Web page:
6.‘Controlled’ Robustness to withstand global shocks: Majority government holding makes these giants slower to respond to changes in general as well more conservative in business areas like treasury operations and other fee based businesses ( mainly ‘off balance sheet txns’).Concentration on the traditional core banking operations and a wide diversity of products/customer profiles and correspondent bank networks make these banks relatively more capable of withstanding volatility-as was seen during the recent sub prime meltdown.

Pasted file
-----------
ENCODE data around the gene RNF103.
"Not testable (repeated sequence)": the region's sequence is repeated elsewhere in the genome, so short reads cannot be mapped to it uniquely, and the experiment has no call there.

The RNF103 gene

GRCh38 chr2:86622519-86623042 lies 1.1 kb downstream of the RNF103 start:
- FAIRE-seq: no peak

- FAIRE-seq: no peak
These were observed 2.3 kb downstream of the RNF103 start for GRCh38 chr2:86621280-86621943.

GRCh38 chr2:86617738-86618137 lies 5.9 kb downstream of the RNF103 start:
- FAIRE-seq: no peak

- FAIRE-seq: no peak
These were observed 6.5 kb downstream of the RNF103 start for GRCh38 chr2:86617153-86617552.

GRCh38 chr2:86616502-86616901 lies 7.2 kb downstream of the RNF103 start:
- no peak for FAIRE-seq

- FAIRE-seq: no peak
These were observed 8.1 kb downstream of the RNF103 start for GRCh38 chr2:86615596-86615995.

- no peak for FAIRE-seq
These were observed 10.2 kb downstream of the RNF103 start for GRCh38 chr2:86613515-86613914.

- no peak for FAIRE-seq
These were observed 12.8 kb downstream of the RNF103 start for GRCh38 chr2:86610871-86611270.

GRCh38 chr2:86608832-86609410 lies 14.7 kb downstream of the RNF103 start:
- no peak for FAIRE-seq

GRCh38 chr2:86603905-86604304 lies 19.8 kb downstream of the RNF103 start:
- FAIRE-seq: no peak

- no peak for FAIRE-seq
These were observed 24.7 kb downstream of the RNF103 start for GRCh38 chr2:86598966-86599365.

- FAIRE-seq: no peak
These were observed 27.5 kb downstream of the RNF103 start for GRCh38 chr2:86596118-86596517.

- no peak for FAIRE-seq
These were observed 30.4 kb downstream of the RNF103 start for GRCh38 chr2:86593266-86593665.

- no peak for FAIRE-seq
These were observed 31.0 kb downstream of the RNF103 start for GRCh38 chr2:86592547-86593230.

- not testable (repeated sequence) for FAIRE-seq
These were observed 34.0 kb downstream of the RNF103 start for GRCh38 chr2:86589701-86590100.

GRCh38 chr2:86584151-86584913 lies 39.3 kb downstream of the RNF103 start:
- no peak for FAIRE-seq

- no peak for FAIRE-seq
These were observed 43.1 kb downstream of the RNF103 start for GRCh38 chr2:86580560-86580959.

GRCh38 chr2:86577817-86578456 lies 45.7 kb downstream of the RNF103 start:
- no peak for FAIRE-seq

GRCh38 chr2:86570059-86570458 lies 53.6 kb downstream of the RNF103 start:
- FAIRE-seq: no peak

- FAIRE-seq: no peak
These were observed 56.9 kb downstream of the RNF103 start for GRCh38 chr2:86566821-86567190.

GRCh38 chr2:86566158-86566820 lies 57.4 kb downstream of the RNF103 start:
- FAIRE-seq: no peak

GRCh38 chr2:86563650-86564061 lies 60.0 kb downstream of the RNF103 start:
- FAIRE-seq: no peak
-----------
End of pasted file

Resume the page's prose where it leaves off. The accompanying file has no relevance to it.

7.Stable Leadership ( in some cases) despite bureaucratic policies: Most PSU bank CMD’s typically get only about two years to serve before retirement, thanks again to the govt response time /bureaucratic layers of hierarchy. That’s not too much time to make radical changes considering the dimensions involved.However PSU banks like Bank of Baroda ( in its new avatar) or for that matter even Union Bank or SBI ( during OP Bhat’s ) time are forces to reckon with and can give even the best and the sleekest banks a run for their money.